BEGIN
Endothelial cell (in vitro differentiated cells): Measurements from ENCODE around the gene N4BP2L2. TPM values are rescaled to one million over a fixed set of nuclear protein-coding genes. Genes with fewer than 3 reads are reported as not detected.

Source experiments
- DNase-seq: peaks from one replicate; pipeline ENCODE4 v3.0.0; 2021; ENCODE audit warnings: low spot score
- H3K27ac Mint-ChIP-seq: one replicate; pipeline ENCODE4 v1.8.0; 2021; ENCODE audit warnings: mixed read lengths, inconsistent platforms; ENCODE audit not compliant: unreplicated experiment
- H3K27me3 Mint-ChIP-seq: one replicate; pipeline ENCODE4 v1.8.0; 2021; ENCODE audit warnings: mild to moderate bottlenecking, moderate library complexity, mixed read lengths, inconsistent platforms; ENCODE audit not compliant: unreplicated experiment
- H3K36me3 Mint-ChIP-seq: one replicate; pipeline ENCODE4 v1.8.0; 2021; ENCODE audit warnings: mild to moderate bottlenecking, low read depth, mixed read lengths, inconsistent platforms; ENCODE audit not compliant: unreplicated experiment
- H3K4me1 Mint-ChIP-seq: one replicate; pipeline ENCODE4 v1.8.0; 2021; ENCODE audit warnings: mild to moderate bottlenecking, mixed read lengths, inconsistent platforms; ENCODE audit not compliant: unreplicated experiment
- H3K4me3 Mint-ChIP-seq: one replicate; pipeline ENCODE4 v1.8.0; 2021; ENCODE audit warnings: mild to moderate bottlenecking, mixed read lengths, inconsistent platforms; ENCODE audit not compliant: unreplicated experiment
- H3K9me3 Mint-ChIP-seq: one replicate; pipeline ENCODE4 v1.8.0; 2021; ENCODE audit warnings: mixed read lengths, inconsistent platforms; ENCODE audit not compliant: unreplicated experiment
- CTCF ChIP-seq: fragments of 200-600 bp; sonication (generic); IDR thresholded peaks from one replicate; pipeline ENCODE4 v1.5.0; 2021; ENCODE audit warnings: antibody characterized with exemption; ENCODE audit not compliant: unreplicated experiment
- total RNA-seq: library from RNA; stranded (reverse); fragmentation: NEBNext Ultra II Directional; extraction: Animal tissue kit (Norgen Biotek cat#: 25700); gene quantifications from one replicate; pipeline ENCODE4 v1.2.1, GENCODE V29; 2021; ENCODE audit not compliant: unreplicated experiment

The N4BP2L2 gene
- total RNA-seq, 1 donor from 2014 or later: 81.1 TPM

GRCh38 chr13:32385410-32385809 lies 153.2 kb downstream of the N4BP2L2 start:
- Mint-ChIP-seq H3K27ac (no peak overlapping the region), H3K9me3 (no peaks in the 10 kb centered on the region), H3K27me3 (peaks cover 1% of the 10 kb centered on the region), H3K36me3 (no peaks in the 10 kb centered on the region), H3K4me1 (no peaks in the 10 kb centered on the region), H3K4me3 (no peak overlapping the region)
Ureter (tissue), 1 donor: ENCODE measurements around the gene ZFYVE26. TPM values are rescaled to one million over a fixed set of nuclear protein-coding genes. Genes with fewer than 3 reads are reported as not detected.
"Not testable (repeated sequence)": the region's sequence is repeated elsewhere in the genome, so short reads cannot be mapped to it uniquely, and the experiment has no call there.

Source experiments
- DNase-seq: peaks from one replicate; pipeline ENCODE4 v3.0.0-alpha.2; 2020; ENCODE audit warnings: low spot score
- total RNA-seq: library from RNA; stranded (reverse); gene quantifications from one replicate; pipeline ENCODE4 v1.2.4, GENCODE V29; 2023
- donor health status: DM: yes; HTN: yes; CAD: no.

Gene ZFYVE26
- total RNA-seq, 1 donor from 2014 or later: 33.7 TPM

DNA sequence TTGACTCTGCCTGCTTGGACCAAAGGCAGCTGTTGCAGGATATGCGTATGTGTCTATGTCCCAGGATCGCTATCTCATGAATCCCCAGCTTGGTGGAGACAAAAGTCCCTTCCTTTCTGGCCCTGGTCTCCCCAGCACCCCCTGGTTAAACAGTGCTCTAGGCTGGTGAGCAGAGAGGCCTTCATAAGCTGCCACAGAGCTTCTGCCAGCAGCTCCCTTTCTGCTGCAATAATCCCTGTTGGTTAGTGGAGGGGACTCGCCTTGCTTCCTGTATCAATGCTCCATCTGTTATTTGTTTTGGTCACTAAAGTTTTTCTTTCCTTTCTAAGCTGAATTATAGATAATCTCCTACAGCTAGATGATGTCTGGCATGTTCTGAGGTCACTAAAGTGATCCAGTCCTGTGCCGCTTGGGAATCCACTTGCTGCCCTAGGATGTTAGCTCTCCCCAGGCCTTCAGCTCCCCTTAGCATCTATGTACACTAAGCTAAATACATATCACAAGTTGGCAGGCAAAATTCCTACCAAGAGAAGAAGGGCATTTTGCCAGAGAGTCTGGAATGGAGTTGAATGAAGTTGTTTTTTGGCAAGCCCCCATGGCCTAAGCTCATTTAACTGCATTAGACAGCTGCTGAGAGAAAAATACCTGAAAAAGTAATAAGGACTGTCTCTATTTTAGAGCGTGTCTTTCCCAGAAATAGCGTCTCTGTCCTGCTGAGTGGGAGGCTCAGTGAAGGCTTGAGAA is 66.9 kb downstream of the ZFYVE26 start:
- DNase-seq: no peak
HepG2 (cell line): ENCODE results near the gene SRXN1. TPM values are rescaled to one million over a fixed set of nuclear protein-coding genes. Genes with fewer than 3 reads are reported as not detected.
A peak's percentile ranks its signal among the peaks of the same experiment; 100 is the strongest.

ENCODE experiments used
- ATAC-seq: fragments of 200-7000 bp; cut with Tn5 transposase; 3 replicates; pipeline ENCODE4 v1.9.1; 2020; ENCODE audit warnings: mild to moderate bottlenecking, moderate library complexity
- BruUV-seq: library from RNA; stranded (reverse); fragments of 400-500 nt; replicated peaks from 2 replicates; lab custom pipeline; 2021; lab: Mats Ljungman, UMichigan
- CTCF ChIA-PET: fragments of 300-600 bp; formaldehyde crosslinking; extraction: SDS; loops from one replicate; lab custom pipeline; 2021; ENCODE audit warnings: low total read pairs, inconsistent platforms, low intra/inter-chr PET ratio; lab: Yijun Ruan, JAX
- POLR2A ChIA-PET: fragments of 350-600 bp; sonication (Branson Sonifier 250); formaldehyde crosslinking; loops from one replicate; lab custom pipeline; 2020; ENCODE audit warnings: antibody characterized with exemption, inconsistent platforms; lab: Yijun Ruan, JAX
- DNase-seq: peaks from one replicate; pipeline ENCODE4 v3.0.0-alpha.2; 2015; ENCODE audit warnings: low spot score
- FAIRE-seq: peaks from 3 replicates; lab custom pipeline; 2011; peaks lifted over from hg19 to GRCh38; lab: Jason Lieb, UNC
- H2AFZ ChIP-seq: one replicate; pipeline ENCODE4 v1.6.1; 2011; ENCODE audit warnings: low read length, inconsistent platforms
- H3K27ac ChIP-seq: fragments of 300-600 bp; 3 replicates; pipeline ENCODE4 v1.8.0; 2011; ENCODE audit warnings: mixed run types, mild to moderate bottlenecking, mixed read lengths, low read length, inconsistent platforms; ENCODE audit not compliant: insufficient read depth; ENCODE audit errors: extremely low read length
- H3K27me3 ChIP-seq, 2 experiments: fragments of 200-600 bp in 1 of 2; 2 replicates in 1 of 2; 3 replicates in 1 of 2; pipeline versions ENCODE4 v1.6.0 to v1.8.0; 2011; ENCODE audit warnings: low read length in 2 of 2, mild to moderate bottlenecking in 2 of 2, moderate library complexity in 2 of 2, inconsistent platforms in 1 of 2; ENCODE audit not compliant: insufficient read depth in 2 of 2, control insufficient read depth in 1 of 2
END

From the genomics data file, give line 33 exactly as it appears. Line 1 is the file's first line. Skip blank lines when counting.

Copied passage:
- DNase-seq: peaks from one replicate; pipeline ENCODE4 v3.0.0-alpha.2; 2015; ENCODE audit warnings: low spot score